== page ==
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Okay, we had been feeding our two new packages a steady uninterrupted diet of 1:1 sugar syrup. The frames were filling out with foundation very quickly. Last Tuesday, we pulled the feeders as this time of the year is the nectar flow and we could risk problems of overfeeding. We inspected the hives on Saturday and the bees had not made any visible progress from the previous inspection of a week earlier. We are concerned that maybe the nectar is not flowing in our location and the bees are suffering as a result. We noticed just today that, due to a late freeze, our blackberries are just now blooming. The fields here have wild clover that has been in bloom now for over a week. To add insult to injury, I did another close inspection of the newest brood cells in our one hive for which we have yet to see the queen and it appears that no eggs are in any of the finished brood cells. Also, those cells are a very dark brown color. At first the brood cells were yellow while the honey cells were whiter. What causes these brood cells to turn this dark chocolate brown color? This is becoming a very frustrating hobby.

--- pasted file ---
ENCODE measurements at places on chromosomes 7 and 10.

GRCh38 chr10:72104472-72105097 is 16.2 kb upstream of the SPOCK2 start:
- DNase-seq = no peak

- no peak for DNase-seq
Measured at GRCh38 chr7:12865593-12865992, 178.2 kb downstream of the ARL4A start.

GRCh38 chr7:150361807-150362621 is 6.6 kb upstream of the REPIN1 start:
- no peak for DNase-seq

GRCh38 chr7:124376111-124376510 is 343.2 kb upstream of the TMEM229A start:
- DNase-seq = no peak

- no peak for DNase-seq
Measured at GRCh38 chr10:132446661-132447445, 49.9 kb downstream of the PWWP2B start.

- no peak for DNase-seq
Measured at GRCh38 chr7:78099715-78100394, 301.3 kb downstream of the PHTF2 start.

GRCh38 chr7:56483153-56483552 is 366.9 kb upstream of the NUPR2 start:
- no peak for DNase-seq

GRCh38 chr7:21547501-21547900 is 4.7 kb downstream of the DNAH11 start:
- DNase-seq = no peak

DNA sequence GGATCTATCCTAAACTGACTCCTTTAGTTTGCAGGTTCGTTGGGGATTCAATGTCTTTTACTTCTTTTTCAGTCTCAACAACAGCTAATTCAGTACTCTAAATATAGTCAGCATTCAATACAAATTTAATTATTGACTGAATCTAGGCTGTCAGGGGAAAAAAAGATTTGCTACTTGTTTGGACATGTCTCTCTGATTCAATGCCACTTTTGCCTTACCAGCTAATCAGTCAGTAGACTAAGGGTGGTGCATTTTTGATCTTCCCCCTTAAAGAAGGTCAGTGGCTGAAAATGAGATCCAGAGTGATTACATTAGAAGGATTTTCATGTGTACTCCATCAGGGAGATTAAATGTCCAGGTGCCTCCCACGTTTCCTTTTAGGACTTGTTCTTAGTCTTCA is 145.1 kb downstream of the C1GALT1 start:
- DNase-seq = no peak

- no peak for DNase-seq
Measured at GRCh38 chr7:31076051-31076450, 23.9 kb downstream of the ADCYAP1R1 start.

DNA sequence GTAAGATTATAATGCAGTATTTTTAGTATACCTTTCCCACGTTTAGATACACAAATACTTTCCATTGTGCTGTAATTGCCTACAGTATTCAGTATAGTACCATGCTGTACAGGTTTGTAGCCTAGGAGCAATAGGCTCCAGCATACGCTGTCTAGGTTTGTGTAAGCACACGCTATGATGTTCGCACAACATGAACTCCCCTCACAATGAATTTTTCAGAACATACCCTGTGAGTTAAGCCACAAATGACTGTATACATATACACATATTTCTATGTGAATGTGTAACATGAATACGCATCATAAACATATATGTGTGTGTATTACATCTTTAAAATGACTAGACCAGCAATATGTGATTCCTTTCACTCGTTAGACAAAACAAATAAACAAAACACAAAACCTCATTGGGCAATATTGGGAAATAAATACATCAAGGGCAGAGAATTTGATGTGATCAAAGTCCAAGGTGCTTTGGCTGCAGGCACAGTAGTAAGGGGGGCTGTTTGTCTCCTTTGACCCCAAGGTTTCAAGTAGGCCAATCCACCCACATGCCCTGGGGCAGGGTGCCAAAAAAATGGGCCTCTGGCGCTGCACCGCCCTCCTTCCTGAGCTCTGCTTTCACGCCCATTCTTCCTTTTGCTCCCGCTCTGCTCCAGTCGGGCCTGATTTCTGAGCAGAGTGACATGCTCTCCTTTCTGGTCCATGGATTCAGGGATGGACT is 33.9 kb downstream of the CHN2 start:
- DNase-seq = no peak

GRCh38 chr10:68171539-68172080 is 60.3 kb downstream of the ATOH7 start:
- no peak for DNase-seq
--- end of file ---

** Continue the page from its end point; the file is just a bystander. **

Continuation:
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The brown staining is poop. Totally normal. If you see no eggs no larvae in the whole hive, yes that is cause for concern. How many boxes have they filled with their brood nest? You can keep feeding until they draw three medium, two deep if you like.
 

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Bees don't poop in the hive unless they're diseased(nosema and such) The staining is caused from the cocoons when the new bees hatch. It gets darker after each brood cycle that's why old brood comb almost looks black. When did you install the packages? Is any of the syrup capped?